History all around for Nielsen, Balzan, Scuderia Corsa with GTD crown

Segal, Balzan and Nielsen. Photo courtesy of IMSA

The biggest compliment you can pay to Christina Nielsen in the wake of becoming the first female driver to win an IMSA championship is not using that “female driver” line as the primary descriptor.

If instead, you say the 24-year-old Dane has joined the ranks of the IMSA WeatherTech SportsCar Championship champions, and then note, oh yeah, and she happens to be female, then that’s a more proper way of going about it.

Nielsen, who just two years ago was a regular in IMSA’s Porsche GT3 Cup Challenge USA by Yokohama and only made selected endurance race starts for TRG-AMR in the first season of the merged IMSA series before advancing into the WeatherTech Championship full-time last year, is now one of the series’ newest champions.

And she’s done so with her full-season co-driver Alessandro Balzan, the talented and yet still underrated Italian who was back full-time with Scuderia Corsa this year after a one-year hiatus and has banked his second title in four years.

Giacomo Mattioli’s Scuderia Corsa, itself, adds the GT Daytona title to its banner season where the team also won the GTA title in Pirelli World Challenge with Martin Fuentes, and the GTE-AM class at the 24 Hours of Le Mans with Nielsen and Balzan’s third driver Jeff Segal, then its 2015 GTD champs in Townsend Bell and Bill Sweedler.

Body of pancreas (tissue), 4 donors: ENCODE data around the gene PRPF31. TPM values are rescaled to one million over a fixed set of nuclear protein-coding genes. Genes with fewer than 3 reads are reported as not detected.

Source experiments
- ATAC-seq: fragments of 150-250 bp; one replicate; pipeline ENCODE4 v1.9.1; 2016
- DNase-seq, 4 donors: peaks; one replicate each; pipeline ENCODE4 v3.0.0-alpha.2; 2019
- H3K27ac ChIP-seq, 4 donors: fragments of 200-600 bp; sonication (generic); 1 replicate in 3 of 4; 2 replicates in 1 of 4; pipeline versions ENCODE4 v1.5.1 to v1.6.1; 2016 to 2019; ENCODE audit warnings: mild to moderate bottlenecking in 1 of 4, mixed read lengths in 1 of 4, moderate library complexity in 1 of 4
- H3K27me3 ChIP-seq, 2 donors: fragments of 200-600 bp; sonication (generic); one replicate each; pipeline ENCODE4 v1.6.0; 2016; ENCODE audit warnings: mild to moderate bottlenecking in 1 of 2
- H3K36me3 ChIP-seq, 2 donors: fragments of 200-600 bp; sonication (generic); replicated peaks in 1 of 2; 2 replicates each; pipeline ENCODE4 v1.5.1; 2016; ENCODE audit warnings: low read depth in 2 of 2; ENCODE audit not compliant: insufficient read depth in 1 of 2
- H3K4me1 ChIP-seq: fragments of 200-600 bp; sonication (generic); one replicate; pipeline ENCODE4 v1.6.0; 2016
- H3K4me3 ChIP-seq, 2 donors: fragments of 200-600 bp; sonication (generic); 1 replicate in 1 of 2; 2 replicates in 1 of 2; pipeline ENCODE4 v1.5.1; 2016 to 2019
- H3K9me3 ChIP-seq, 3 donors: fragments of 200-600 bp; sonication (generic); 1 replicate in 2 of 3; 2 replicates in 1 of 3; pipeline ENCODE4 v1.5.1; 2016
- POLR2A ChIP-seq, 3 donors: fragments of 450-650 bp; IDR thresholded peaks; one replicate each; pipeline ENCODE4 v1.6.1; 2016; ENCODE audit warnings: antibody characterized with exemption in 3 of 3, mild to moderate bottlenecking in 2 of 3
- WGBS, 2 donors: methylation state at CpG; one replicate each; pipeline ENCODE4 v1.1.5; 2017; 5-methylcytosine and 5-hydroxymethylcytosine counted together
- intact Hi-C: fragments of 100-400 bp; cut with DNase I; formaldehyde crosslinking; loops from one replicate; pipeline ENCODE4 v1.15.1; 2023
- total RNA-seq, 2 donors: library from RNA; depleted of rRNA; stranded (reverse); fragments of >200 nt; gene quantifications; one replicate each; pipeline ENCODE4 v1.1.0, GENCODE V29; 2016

Rather than list all the stats, Scuderia Corsa did the job for us via this Instagram post:

The fact the team repeated in GTD this year spoke to a lot of factors about how well the team operates, and how good of an environment they provided for Nielsen this year.

Bell and Sweedler left the team to shift to the new Lamborghini Huracán GT3, which was expected to be fast, but with a new team in O’Gara Motorsport comprised of a number of ex-Dorricott Racing personnel. That O’Gara squad lasted exactly one race and Bell and Sweedler scrambled from there to put together a program for the remainder of the year, and instead only did two more races in IMSA.

By contrast, Scuderia Corsa meshed its new parts well, as it still maintained the same core leadership group of Mattioli, technical director Roberto Amorosi, managing director Eric Bachelart and sporting director Stefan Johansson. The team upgraded from the venerable Ferrari 458 Italia GT3, which it ran at the season-opening Rolex 24 at Daytona, to the new 488 GT3 starting at the Mobil 1 Twelve Hours of Sebring.

And with Bell and Sweedler out, Balzan was the natural replacement to come back as the full-season Gold or Platinum-rated driver, and Silver-rated Nielsen switched after two years with TRG-AMR.

The new group clicked instantly. A sixth place at the Rolex 24 with the old car was the perfect low-key, successful result to sign off the old 458, and with two one-off entries finishing ahead of them there weren’t many points hurdles to overcome from there.

Sebring was, if possible, a turning point even though it was only the second race of the year. Segal scored the debut pole for the new 488 GT3, and despite occasionally miserable conditions the three drivers were incredible all race. Balzan brought the car home to the finish and a debut win, marking Nielsen’s first at this level as well.

Further podiums in Monterey and Detroit followed before another endurance race win – this time at Watkins Glen in the six-hour – and after Bell, Sweedler and Segal had seamlessly won Le Mans in the interim. Balzan, too, ran in Scuderia Corsa’s GT Le Mans car at Long Beach and per IMSA Radio’s Shea Adam, that makes him the only driver who competed in every IMSA WeatherTech SportsCar Championship race this season – each of the four classes occasionally missed a round.